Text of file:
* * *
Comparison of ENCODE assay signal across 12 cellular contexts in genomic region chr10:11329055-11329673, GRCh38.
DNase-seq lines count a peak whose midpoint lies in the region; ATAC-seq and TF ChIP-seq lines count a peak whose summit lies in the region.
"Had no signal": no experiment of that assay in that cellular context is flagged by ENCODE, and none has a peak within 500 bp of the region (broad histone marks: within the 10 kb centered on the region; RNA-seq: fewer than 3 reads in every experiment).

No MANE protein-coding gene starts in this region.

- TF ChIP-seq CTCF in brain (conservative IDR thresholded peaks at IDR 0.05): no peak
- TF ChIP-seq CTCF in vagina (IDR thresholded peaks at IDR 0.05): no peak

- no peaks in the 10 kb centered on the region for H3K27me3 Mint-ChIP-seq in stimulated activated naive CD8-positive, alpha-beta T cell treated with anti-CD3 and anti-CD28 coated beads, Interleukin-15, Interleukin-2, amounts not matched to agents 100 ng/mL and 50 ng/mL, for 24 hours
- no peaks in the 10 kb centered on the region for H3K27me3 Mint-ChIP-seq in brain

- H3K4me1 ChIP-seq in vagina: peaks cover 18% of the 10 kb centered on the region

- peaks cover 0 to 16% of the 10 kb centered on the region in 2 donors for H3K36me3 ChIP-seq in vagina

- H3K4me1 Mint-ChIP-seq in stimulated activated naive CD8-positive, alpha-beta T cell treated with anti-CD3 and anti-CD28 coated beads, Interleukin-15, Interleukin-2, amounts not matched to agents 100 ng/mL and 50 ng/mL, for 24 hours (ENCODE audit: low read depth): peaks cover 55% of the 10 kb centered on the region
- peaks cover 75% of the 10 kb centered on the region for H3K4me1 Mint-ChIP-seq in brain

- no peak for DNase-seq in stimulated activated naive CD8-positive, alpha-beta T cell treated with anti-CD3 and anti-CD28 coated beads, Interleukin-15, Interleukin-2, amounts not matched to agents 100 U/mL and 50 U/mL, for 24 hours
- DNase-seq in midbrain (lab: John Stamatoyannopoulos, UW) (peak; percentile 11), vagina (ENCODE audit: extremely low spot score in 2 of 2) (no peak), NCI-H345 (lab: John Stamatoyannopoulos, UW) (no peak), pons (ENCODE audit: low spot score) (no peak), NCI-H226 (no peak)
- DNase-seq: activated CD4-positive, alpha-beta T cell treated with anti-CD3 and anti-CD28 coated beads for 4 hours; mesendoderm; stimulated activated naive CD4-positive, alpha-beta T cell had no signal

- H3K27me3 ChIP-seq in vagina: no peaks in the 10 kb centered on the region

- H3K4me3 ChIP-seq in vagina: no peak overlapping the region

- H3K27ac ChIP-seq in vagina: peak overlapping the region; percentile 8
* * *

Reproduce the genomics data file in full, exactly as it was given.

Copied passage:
Comparison of ENCODE assay signal across 12 cellular contexts in genomic region chr10:11329055-11329673, GRCh38.
DNase-seq lines count a peak whose midpoint lies in the region; ATAC-seq and TF ChIP-seq lines count a peak whose summit lies in the region.
"Had no signal": no experiment of that assay in that cellular context is flagged by ENCODE, and none has a peak within 500 bp of the region (broad histone marks: within the 10 kb centered on the region; RNA-seq: fewer than 3 reads in every experiment).

No MANE protein-coding gene starts in this region.

- TF ChIP-seq CTCF in brain (conservative IDR thresholded peaks at IDR 0.05): no peak
- TF ChIP-seq CTCF in vagina (IDR thresholded peaks at IDR 0.05): no peak

- no peaks in the 10 kb centered on the region for H3K27me3 Mint-ChIP-seq in stimulated activated naive CD8-positive, alpha-beta T cell treated with anti-CD3 and anti-CD28 coated beads, Interleukin-15, Interleukin-2, amounts not matched to agents 100 ng/mL and 50 ng/mL, for 24 hours
- no peaks in the 10 kb centered on the region for H3K27me3 Mint-ChIP-seq in brain

- H3K4me1 ChIP-seq in vagina: peaks cover 18% of the 10 kb centered on the region

- peaks cover 0 to 16% of the 10 kb centered on the region in 2 donors for H3K36me3 ChIP-seq in vagina

- H3K4me1 Mint-ChIP-seq in stimulated activated naive CD8-positive, alpha-beta T cell treated with anti-CD3 and anti-CD28 coated beads, Interleukin-15, Interleukin-2, amounts not matched to agents 100 ng/mL and 50 ng/mL, for 24 hours (ENCODE audit: low read depth): peaks cover 55% of the 10 kb centered on the region
- peaks cover 75% of the 10 kb centered on the region for H3K4me1 Mint-ChIP-seq in brain

- no peak for DNase-seq in stimulated activated naive CD8-positive, alpha-beta T cell treated with anti-CD3 and anti-CD28 coated beads, Interleukin-15, Interleukin-2, amounts not matched to agents 100 U/mL and 50 U/mL, for 24 hours
- DNase-seq in midbrain (lab: John Stamatoyannopoulos, UW) (peak; percentile 11), vagina (ENCODE audit: extremely low spot score in 2 of 2) (no peak), NCI-H345 (lab: John Stamatoyannopoulos, UW) (no peak), pons (ENCODE audit: low spot score) (no peak), NCI-H226 (no peak)
- DNase-seq: activated CD4-positive, alpha-beta T cell treated with anti-CD3 and anti-CD28 coated beads for 4 hours; mesendoderm; stimulated activated naive CD4-positive, alpha-beta T cell had no signal

- H3K27me3 ChIP-seq in vagina: no peaks in the 10 kb centered on the region

- H3K4me3 ChIP-seq in vagina: no peak overlapping the region

- H3K27ac ChIP-seq in vagina: peak overlapping the region; percentile 8